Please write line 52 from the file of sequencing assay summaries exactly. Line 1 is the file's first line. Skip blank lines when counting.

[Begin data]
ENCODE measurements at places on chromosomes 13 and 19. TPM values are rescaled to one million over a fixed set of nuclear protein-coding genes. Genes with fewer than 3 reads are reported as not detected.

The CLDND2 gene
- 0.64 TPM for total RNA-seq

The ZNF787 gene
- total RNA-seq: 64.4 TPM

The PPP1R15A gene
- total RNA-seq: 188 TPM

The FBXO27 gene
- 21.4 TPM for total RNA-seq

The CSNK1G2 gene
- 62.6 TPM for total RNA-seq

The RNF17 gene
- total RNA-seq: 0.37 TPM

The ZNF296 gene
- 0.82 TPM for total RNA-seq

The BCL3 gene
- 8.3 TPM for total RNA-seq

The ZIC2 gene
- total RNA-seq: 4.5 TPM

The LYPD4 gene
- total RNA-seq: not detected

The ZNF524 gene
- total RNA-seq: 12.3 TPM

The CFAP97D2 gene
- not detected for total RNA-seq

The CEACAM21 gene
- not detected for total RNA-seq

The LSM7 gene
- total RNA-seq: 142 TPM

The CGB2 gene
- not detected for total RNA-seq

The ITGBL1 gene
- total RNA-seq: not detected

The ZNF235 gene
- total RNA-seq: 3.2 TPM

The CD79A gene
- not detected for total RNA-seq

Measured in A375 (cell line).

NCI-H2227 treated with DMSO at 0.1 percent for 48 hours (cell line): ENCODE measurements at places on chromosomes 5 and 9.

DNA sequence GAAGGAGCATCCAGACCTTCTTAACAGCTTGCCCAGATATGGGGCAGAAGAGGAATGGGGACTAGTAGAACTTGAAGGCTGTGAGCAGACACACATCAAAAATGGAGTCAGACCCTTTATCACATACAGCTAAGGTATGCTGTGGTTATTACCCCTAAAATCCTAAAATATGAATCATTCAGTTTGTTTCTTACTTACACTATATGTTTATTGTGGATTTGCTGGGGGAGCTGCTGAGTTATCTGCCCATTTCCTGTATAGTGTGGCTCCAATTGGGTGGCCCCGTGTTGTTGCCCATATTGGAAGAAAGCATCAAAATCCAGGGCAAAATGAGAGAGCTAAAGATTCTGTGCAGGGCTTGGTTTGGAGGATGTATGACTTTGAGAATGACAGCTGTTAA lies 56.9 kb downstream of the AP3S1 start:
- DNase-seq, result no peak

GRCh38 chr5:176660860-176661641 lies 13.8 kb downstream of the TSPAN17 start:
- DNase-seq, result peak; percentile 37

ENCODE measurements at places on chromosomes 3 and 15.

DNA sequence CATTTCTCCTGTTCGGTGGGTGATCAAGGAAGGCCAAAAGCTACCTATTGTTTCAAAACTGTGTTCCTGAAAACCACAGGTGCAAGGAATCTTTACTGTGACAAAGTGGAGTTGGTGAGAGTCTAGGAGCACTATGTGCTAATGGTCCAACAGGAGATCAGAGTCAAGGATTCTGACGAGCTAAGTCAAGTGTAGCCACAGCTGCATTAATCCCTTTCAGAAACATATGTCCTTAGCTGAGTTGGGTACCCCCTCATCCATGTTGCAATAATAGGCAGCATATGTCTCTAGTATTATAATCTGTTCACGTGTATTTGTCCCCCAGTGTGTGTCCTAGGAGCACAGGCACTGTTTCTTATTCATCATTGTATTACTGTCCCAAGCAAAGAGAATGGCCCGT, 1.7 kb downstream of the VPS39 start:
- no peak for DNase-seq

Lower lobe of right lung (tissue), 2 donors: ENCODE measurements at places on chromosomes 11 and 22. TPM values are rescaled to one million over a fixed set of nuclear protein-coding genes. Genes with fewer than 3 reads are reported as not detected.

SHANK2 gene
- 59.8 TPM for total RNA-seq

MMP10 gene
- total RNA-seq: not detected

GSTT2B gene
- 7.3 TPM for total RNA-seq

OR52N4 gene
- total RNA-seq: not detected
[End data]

GSTT2B gene